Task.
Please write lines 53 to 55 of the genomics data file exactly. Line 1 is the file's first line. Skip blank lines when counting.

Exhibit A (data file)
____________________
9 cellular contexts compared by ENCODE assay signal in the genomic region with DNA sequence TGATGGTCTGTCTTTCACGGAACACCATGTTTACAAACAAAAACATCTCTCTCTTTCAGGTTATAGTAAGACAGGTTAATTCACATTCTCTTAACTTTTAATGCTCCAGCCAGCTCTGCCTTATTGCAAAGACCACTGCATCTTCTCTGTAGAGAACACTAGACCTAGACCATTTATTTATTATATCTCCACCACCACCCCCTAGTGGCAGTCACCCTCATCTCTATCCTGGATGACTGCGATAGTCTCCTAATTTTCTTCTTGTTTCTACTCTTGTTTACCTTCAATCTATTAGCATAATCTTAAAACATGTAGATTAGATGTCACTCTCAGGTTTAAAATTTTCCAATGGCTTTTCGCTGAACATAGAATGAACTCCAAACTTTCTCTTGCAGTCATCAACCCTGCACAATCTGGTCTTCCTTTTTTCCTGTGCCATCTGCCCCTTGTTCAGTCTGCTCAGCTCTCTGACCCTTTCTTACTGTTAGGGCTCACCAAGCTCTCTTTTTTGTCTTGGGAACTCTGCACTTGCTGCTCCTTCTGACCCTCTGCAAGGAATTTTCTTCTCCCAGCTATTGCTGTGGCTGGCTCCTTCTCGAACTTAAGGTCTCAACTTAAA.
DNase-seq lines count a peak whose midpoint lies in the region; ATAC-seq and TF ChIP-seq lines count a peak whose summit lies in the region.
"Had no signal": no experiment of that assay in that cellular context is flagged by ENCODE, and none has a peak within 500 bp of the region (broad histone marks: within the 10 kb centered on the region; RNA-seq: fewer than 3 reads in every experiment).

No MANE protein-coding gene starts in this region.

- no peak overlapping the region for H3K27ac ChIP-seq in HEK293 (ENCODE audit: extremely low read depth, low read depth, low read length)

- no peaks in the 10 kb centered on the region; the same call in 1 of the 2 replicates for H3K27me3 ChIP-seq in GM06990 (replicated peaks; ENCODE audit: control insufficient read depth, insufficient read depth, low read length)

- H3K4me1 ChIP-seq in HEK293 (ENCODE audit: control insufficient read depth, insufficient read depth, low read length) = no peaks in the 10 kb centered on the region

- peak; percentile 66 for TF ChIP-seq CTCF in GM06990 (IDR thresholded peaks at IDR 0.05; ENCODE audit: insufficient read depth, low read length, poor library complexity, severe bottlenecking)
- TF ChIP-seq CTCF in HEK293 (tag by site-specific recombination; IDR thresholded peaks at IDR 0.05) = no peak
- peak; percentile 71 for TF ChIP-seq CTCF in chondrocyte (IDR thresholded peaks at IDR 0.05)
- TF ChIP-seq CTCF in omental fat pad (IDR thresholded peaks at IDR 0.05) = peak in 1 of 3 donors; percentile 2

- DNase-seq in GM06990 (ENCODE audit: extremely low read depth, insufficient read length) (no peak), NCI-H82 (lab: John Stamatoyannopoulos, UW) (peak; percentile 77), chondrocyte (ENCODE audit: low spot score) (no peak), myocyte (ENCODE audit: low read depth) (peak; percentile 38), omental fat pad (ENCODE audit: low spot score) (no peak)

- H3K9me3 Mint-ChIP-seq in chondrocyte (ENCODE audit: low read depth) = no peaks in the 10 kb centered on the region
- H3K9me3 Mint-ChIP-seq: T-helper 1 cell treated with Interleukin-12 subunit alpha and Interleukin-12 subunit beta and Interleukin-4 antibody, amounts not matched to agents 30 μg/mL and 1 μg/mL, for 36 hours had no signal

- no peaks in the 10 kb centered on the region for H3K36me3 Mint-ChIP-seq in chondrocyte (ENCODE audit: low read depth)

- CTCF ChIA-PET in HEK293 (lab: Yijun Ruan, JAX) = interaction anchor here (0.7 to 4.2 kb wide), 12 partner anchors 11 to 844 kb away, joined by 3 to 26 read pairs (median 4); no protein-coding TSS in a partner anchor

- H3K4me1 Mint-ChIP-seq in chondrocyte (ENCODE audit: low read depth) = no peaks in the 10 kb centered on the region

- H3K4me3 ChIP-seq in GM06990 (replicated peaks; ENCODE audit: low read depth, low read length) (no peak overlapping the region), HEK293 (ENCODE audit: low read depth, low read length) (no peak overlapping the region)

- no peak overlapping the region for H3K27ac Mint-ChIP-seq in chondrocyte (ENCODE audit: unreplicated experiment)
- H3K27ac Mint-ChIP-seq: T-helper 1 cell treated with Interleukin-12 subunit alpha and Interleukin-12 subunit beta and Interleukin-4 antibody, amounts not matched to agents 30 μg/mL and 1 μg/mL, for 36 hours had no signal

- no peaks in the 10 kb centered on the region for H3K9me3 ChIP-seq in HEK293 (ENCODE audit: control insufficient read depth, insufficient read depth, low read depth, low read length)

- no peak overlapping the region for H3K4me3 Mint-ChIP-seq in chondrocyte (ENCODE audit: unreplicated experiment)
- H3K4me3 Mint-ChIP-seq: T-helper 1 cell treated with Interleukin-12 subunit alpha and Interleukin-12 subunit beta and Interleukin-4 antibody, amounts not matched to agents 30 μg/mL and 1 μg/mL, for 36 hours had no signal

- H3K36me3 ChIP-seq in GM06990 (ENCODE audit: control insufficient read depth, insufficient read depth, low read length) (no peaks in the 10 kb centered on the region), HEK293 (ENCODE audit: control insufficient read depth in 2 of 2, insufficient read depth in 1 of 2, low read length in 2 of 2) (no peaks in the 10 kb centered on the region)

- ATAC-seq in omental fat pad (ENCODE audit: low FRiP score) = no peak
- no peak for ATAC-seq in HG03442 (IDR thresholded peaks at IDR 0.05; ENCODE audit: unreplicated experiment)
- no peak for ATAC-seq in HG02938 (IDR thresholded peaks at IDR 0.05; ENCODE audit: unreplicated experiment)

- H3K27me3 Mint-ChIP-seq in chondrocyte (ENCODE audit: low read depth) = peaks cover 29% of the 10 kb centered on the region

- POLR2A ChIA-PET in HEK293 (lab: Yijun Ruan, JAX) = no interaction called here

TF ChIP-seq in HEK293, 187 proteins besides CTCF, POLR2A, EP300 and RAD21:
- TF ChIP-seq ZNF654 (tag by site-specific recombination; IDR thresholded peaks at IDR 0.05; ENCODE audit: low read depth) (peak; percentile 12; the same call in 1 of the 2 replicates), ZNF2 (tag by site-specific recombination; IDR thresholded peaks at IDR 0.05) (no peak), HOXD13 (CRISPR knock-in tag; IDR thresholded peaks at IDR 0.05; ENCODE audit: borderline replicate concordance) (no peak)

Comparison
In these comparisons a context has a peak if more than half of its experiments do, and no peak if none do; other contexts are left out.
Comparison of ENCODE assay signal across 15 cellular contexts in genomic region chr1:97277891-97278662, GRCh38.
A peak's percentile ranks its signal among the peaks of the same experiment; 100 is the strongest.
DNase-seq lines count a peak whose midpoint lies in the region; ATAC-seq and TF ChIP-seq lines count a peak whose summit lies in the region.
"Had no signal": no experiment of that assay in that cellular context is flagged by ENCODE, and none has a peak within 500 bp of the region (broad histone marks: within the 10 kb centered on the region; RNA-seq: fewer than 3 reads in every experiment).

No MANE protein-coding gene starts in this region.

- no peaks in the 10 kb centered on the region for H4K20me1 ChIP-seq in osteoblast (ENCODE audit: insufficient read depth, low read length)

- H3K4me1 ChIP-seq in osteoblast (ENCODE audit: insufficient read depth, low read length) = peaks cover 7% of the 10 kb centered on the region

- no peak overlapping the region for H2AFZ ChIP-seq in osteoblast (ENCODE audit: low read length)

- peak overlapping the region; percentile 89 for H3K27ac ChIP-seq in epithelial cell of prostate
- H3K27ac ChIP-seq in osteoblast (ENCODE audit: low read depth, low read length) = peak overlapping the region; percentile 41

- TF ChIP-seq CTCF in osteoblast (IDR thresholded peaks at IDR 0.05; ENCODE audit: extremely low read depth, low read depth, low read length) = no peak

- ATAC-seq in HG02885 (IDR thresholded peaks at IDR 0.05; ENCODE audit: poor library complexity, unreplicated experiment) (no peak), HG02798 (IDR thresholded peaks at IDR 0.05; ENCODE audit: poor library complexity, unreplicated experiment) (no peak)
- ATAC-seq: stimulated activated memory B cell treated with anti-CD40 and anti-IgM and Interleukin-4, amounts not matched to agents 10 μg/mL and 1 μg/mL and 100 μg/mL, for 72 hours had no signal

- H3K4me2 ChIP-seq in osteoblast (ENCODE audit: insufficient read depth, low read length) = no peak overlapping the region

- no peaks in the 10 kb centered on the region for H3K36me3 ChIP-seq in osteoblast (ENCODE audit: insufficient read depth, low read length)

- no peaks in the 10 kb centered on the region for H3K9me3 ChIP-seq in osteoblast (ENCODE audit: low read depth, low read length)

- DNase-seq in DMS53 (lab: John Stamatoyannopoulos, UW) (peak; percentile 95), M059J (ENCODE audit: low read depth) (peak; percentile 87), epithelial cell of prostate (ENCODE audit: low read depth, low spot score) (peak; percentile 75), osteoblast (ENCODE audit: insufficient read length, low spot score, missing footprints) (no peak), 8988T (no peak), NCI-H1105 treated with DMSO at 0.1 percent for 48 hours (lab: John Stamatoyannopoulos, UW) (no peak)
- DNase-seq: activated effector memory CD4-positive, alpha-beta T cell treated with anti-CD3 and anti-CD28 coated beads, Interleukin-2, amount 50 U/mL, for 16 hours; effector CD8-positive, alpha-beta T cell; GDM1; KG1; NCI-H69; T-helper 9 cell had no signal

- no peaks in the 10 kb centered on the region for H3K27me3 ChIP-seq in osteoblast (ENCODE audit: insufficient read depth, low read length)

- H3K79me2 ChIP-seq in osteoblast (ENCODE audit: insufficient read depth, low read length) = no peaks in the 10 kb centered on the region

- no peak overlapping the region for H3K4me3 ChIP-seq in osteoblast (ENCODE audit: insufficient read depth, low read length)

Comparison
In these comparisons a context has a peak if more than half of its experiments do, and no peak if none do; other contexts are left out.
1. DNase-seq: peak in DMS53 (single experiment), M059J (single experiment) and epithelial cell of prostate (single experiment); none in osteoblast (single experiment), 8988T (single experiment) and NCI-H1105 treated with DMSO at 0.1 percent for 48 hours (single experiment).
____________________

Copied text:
- H3K79me2 ChIP-seq in osteoblast (ENCODE audit: insufficient read depth, low read length) = no peaks in the 10 kb centered on the region

- no peak overlapping the region for H3K4me3 ChIP-seq in osteoblast (ENCODE audit: insufficient read depth, low read length)

Comparison